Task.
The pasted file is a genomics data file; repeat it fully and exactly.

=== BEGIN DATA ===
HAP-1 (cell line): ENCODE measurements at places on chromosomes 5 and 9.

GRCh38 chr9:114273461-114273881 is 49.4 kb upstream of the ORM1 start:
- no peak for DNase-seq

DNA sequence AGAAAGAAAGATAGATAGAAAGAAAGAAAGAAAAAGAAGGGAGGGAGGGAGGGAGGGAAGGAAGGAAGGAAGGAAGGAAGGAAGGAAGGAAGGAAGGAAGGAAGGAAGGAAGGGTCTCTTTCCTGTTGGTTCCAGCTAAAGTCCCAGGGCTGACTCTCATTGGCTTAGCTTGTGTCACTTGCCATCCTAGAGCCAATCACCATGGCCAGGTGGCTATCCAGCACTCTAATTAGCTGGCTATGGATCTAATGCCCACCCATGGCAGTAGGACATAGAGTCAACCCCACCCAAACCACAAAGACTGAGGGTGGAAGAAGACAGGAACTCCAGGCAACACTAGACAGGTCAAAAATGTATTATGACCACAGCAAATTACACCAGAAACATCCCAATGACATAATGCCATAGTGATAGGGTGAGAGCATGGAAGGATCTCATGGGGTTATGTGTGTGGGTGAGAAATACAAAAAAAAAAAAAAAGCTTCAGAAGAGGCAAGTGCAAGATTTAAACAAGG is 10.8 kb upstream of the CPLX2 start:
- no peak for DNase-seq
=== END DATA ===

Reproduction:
HAP-1 (cell line): ENCODE measurements at places on chromosomes 5 and 9.

GRCh38 chr9:114273461-114273881 is 49.4 kb upstream of the ORM1 start:
- no peak for DNase-seq

DNA sequence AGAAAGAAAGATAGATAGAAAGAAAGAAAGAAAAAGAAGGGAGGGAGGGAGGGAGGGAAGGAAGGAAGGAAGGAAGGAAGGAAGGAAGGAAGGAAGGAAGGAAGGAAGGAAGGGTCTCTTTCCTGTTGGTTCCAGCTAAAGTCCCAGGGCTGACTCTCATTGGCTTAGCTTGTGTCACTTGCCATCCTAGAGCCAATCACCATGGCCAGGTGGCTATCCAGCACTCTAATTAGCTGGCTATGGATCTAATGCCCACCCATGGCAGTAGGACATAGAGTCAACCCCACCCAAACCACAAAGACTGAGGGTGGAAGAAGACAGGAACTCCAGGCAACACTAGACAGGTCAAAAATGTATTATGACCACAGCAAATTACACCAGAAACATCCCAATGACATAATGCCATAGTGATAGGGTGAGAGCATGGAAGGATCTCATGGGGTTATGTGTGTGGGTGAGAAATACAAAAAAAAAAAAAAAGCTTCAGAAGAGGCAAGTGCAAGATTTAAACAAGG is 10.8 kb upstream of the CPLX2 start:
- no peak for DNase-seq